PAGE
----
The Dominican Republic is full of treasures, and one of our most beloved is Larimar. Also known as “Stefilia’s Stone,” Larimar is a rare blue variety of mineral pectolite found only in the Dominican Republic. Its color varies from white, light blue, green-blue to deep blue. Copper is locked inside a crystal at the time of its formation, causing the brilliant color. The phenomenon also produces a mesmerizing maze of interconnecting lines and rough circles throughout the color. Keep in mind, Larimar is a particularly soft gemstone and can be easily scratched, and that vibrant color can fade when exposed to strong sunlight.
The Dominican Republic’s Ministry of Mining records shows that on the 23rd of November 1916, Father Loren of the Barahona Parish requested permission to explore and exploit the mine of a particular blue rock he had discovered. Pectolites were not yet identified in the DR, and so the Loren rejected the request. However, that denied request wasn’t the end of this unique stone. In 1974 on the coast of Barahona, Larimar was rediscovered on a beach, which led locals to believe the stone came from the sea. Founder Miguel took his daughter’s name Larissa, and the Spanish word for sea (mar) and formed Larimar. The stones had washed into the sea from the Bahoruco River, and soon after the Los Chupaderos mine was established upstream.
Not only does Larimar make beautiful jewelry, but it also considered a healing stone and said to be finely tuned to the human body, in particular, the throat area. It is also considered a good luck charm and some people never leave home without it! Today, many people across the globe use the stone to assist and reinforce healing processes. It is a very spiritual stone with intense, harmonious, feminine energy that encourages positivity and tranquillity.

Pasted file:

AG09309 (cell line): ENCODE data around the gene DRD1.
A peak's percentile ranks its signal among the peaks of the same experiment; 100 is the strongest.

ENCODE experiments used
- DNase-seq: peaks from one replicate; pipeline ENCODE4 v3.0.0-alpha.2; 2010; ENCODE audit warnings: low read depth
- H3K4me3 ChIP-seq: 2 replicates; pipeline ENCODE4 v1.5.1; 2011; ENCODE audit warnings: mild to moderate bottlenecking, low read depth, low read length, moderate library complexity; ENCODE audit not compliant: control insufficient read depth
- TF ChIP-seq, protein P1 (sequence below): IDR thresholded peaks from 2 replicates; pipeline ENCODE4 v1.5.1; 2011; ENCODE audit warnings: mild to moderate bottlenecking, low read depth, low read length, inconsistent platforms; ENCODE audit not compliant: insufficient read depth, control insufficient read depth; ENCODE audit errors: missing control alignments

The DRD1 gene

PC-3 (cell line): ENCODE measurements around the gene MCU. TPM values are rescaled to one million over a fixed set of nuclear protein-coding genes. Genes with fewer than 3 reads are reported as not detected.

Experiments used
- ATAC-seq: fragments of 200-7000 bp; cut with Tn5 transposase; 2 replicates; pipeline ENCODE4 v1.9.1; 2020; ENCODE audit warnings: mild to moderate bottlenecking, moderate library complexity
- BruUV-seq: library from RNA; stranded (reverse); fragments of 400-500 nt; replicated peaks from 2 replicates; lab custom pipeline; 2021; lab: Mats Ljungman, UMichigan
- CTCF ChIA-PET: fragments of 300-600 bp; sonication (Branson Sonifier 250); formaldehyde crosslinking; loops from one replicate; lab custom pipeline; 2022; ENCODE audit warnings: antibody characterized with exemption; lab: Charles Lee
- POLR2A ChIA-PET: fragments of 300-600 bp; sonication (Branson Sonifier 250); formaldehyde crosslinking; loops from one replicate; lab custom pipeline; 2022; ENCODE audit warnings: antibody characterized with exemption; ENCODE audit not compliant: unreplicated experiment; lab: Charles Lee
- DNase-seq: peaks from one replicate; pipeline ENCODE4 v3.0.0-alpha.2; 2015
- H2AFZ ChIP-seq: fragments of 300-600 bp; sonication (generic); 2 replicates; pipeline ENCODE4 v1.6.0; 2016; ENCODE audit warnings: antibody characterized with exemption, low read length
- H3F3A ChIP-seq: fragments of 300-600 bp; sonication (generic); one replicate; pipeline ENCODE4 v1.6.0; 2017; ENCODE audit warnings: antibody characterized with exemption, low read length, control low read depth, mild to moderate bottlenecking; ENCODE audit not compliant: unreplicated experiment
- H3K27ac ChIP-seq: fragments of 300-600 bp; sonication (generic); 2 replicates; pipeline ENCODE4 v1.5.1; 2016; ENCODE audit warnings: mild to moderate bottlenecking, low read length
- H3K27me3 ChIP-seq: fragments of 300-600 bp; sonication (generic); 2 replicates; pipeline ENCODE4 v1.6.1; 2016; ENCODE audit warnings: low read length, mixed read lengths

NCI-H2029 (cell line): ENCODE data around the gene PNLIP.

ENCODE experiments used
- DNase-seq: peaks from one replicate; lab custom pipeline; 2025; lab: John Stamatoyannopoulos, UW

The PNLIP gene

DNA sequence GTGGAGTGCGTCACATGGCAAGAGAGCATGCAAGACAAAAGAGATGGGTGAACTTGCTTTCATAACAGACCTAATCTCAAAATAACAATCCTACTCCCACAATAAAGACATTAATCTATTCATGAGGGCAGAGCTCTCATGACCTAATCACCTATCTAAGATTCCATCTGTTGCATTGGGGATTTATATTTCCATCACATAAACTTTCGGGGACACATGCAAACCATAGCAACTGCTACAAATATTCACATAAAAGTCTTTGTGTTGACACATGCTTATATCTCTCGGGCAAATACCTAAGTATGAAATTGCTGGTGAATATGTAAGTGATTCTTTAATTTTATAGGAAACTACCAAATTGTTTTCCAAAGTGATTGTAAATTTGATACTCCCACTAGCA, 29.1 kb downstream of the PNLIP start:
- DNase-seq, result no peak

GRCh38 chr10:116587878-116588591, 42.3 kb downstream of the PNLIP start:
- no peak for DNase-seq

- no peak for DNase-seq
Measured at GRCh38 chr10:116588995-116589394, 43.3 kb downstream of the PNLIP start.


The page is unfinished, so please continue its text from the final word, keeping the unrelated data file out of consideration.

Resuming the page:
Thanks to the limited supply, this semi-precious stone isn’t widely known outside of the island, but it is popular with tourists and knowledgeable collectors. A recent ban on exporting Larimar in a raw state seeks to develop micro, small and medium, handmade jewelry businesses as well as create formal jobs in the towns where the stones are mined. The only mines are in the south of the island, and you can see them in operation and purchase the unpolished stone from local vendors. The tours will give you a closer look at narrow mine shafts leading into the volcanic chimneys that would have once erupted lava and steam, which combined to craft this beautiful stone. To learn even more, you can visit the Larimar Museum in Santo Domingo. Located in Cabarete, you can visit our mini museum, Yocahu Caribbean Jewelry, just in front of Villa Taina. This new fine jewelry store brings back the meaning and importance of Larimar and owner Claudia is passionate about preserving and sharing the treasures of the Dominican Republic.